# Homework Help: Work (Physics)

1. Dec 7, 2004

### Drey0287

A 50-kg crate is pulled 40 m along a horizontal floor by a constant 100 N force exerted by a person which acts at a 37 degree angle above the horizontal. Determine the work done on the crate.

I know the equation for work is

work = F * delta X (triangleX) OR work = m*acceleration*deltaX

But where do I use the 37 degree angle?????

2. Dec 7, 2004

### ascky

You have to take into account the direction of the force
W=Fxcos(theta)

Last edited: Dec 7, 2004
3. Dec 7, 2004

### dextercioby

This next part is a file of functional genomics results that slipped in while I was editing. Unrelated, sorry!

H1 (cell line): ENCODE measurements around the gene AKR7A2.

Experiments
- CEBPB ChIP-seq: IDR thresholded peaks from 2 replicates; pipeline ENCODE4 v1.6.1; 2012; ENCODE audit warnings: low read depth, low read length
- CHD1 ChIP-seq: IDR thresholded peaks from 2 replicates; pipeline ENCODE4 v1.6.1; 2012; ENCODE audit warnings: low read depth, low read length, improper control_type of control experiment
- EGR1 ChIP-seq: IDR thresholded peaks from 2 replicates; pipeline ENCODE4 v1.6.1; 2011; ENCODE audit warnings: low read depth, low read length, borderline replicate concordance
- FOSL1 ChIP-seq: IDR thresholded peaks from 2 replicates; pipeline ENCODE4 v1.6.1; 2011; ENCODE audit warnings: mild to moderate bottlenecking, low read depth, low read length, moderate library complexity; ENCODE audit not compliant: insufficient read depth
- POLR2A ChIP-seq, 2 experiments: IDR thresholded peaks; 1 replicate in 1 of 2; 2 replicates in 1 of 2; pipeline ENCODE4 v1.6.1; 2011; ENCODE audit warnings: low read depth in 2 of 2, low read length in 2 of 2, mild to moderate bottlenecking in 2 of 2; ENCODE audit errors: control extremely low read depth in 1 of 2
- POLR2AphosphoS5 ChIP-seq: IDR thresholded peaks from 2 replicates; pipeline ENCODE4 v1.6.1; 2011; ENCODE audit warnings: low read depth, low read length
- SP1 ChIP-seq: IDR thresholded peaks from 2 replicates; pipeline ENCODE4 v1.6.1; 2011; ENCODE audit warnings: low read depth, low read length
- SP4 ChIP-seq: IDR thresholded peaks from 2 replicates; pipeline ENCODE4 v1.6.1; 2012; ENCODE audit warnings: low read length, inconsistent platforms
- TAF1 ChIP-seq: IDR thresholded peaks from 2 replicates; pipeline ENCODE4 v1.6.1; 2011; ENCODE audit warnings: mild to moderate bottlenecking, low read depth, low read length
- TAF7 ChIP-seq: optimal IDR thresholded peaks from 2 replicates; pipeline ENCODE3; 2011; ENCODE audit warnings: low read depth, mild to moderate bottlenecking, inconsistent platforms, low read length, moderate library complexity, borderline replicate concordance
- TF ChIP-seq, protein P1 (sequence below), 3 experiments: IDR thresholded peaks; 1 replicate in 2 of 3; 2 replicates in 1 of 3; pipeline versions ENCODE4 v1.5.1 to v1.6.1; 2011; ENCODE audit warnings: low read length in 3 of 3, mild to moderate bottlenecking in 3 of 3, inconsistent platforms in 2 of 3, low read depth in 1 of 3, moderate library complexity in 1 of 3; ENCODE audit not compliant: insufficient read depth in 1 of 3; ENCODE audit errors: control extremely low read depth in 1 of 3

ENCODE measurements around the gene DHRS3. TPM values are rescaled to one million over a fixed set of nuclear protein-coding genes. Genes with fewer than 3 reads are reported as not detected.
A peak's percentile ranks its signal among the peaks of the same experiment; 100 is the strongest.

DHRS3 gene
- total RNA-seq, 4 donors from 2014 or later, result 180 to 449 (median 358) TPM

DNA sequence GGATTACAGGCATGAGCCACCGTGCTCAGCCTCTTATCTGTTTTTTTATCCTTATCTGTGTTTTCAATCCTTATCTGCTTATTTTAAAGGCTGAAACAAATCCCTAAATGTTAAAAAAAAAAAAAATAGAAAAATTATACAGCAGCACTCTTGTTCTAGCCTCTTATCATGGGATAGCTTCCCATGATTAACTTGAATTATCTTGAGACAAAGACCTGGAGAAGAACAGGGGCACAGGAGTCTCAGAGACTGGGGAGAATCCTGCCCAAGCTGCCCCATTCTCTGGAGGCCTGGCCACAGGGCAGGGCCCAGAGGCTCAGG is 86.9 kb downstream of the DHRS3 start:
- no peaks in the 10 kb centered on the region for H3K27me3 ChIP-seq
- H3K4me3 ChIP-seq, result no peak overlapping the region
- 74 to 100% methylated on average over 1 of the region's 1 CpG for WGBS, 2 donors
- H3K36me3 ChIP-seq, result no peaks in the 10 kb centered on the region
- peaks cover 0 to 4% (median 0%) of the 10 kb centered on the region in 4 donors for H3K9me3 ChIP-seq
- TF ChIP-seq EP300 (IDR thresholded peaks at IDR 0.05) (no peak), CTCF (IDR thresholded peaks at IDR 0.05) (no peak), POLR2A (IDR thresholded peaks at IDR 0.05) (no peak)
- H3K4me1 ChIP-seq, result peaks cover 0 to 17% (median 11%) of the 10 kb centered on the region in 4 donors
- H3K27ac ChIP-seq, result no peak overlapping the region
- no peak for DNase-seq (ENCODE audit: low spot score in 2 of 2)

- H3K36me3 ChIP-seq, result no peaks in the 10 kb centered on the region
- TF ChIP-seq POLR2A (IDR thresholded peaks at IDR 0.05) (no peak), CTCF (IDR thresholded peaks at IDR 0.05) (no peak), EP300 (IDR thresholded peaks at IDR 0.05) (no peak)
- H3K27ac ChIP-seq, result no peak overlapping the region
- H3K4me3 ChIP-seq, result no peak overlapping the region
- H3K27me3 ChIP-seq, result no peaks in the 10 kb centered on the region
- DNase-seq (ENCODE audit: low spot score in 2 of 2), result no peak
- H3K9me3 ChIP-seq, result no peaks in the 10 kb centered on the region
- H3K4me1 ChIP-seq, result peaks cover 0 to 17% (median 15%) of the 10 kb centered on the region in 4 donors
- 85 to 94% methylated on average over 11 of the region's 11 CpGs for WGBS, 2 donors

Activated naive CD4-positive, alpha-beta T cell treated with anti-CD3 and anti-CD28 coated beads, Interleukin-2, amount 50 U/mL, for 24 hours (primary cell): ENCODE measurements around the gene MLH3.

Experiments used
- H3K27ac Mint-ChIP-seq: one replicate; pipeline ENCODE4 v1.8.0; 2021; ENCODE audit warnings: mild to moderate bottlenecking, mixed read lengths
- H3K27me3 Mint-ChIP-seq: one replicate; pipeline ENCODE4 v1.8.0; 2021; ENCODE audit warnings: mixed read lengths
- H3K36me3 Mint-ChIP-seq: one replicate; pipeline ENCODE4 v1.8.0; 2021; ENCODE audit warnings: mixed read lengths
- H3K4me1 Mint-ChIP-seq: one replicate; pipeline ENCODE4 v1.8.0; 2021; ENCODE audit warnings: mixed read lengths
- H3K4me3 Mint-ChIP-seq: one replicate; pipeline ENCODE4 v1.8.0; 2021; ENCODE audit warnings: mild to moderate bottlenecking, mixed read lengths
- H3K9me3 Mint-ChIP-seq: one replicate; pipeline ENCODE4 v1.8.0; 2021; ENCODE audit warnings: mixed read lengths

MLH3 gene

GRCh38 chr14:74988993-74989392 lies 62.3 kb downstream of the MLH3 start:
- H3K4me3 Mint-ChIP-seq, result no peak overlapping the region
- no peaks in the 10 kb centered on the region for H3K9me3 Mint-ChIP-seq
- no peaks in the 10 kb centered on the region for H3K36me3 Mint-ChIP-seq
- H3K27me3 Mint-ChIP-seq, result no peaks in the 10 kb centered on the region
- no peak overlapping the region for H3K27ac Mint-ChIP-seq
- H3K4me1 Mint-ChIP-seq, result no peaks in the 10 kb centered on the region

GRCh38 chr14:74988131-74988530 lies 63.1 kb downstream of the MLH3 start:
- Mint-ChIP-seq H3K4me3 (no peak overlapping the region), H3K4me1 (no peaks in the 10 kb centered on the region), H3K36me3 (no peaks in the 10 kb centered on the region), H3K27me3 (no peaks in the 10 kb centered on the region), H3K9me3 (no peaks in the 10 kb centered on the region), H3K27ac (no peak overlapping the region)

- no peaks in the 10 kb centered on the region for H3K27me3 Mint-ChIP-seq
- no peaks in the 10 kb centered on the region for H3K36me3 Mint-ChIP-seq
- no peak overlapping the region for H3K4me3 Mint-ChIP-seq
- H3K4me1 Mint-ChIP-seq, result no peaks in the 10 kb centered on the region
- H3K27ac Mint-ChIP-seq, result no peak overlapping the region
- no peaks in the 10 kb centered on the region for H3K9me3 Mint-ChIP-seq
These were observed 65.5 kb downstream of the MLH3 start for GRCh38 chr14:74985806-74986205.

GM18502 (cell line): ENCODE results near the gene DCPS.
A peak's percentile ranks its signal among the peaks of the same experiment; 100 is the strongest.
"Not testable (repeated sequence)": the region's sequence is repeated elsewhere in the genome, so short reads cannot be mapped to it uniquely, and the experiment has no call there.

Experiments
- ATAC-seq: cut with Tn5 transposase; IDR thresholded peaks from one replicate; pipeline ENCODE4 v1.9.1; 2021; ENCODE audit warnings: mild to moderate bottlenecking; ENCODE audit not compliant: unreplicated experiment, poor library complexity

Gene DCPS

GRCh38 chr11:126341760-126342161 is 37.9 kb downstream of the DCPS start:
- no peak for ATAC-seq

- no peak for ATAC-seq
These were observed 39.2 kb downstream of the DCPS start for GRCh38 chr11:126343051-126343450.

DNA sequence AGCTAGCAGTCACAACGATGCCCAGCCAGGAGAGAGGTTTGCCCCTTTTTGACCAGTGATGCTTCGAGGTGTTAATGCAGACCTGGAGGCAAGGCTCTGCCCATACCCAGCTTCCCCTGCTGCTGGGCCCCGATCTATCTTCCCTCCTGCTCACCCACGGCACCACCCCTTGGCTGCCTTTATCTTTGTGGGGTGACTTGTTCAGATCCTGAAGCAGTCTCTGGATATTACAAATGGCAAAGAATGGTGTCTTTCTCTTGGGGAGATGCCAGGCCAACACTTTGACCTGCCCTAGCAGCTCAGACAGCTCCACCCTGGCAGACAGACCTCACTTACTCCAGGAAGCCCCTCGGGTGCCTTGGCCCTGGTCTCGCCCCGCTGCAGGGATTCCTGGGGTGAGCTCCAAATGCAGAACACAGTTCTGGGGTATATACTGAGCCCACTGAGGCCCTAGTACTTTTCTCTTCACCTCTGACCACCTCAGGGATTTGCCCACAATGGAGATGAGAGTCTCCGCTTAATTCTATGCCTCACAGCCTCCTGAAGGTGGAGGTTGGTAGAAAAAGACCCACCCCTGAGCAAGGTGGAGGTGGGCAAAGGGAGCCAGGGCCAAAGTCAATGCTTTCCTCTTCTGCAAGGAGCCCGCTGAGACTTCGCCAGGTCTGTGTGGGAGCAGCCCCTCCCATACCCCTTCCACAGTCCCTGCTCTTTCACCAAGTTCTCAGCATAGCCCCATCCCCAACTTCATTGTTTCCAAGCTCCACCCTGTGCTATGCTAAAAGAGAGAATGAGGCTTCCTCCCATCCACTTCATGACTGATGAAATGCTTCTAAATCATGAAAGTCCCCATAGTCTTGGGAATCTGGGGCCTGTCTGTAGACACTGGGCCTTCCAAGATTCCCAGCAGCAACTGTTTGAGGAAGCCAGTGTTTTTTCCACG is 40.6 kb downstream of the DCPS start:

If the force would have acted parallel to the horizontal,u could have stated that the work is simply the product between the force's magnitude (100 N) and the distance (40m).That would not be the case,though,because not all of that force is acting on the crate.Only the horizontal component does.Then u should check whether the vertical component annulates the pression force on the ground as to lift the crate.Simple manipulation of numbers shows you that it doesn't.
Hopefully u're clear now.

4. Dec 7, 2004

### Raza

Question:
A 50-kg crate is pulled 40 m along a horizontal floor by a constant 100 N force exerted by a person which acts at a 37 degree angle above the horizontal. Determine the work done on the crate.

Solution:
Work=(Force)(Displacment)(COS degrees)

$$W=fdcos$$

$$=(100)(40)(Cos 37)$$

$$=(100)(40)(0.80)$$

$$=3200 J$$

$$=3.2 kJ$$

I might be wrong.